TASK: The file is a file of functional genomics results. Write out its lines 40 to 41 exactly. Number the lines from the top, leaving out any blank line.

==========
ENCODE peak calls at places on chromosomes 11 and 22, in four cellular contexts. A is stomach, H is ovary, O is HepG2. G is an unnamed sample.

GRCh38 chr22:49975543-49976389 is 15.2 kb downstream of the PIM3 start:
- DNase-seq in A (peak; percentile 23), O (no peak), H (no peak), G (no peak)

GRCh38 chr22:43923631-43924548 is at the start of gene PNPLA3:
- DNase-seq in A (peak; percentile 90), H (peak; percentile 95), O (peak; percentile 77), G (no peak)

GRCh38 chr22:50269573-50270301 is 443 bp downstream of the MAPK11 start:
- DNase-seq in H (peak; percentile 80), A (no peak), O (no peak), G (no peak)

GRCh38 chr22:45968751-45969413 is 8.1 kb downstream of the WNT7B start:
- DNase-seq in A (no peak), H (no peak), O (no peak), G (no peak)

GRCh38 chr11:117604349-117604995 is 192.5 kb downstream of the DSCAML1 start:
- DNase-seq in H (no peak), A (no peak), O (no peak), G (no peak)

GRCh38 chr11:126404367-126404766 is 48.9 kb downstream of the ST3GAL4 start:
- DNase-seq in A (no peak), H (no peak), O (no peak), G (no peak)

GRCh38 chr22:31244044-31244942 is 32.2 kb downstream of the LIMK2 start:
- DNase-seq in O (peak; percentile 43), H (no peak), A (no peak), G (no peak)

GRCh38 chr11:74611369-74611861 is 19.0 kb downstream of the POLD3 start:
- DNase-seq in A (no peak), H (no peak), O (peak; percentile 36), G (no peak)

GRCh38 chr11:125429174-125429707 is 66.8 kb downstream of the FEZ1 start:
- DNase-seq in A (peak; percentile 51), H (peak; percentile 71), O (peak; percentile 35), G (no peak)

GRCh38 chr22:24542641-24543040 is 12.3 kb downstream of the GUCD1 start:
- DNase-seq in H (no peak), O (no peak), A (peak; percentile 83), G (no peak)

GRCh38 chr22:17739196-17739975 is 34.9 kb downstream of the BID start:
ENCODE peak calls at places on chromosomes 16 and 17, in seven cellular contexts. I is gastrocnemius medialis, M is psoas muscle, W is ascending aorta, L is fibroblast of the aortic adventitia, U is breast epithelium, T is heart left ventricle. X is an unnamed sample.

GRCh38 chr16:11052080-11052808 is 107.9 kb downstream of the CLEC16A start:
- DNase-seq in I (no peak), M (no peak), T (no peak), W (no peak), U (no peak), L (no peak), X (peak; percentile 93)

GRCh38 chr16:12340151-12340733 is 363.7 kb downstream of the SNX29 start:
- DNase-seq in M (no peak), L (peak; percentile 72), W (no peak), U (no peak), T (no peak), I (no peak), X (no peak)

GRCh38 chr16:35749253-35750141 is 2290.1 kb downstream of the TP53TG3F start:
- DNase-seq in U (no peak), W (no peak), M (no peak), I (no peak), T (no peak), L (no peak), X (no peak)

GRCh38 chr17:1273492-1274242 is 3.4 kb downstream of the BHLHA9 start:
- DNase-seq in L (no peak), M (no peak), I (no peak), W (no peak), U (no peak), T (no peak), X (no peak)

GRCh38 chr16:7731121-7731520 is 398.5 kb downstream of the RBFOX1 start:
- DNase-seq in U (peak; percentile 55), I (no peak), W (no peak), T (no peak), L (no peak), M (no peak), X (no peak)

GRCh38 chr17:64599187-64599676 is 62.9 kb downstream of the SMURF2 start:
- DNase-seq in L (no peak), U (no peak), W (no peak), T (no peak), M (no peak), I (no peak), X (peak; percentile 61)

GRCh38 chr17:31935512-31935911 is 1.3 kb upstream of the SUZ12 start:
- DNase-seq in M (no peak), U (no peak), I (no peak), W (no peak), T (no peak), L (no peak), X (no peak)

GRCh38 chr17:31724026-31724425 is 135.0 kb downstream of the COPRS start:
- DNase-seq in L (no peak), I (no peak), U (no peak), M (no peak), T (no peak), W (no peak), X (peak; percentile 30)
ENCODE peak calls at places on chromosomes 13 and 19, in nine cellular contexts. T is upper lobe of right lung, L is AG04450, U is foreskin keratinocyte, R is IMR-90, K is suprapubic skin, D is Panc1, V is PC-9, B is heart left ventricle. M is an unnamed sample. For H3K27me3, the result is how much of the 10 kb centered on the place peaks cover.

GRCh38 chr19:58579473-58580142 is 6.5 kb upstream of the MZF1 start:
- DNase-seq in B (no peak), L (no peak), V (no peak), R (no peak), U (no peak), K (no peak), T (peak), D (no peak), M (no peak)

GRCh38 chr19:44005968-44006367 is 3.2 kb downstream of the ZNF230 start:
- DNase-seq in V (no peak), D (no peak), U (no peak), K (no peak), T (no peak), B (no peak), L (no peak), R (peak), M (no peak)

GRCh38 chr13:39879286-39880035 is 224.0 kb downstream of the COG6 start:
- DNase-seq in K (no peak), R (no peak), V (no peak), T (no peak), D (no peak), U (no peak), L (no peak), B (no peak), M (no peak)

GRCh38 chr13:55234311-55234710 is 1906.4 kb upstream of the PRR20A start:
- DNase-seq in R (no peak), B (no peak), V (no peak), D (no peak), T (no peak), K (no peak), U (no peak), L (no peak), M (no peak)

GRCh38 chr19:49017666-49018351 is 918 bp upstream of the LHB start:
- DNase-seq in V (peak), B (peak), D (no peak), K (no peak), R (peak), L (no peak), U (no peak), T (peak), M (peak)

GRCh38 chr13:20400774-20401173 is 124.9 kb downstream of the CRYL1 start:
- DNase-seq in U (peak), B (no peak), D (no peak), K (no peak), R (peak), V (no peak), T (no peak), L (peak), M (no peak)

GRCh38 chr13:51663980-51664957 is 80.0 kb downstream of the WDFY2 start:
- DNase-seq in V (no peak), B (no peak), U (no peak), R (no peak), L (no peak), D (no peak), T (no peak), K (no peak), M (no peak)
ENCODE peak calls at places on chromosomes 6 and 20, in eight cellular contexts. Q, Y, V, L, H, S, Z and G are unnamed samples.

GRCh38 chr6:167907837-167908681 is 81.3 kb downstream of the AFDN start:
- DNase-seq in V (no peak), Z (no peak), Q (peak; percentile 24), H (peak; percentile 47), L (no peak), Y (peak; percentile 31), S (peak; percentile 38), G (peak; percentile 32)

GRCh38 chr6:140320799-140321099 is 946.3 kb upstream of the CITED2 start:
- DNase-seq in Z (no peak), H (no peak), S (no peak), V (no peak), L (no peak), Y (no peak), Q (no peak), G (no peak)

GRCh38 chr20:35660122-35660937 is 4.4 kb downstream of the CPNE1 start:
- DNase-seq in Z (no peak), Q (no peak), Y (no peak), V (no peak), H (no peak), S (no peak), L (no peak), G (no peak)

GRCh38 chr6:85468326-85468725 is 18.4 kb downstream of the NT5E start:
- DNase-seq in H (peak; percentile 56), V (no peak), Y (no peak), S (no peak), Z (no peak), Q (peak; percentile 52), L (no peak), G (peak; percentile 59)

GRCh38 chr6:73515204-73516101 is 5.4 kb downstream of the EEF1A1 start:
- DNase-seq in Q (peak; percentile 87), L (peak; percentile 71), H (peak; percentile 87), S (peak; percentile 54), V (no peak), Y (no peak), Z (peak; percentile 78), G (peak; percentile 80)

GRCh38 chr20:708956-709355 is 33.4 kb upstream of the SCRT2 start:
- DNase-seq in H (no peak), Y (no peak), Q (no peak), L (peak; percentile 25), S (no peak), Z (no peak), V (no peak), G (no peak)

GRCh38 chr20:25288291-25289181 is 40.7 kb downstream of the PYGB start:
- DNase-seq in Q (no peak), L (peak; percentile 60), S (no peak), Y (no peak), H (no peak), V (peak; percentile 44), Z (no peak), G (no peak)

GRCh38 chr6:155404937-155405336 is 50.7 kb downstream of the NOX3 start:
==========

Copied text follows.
ENCODE peak calls at places on chromosomes 13 and 19, in nine cellular contexts. T is upper lobe of right lung, L is AG04450, U is foreskin keratinocyte, R is IMR-90, K is suprapubic skin, D is Panc1, V is PC-9, B is heart left ventricle. M is an unnamed sample. For H3K27me3, the result is how much of the 10 kb centered on the place peaks cover.

GRCh38 chr19:58579473-58580142 is 6.5 kb upstream of the MZF1 start: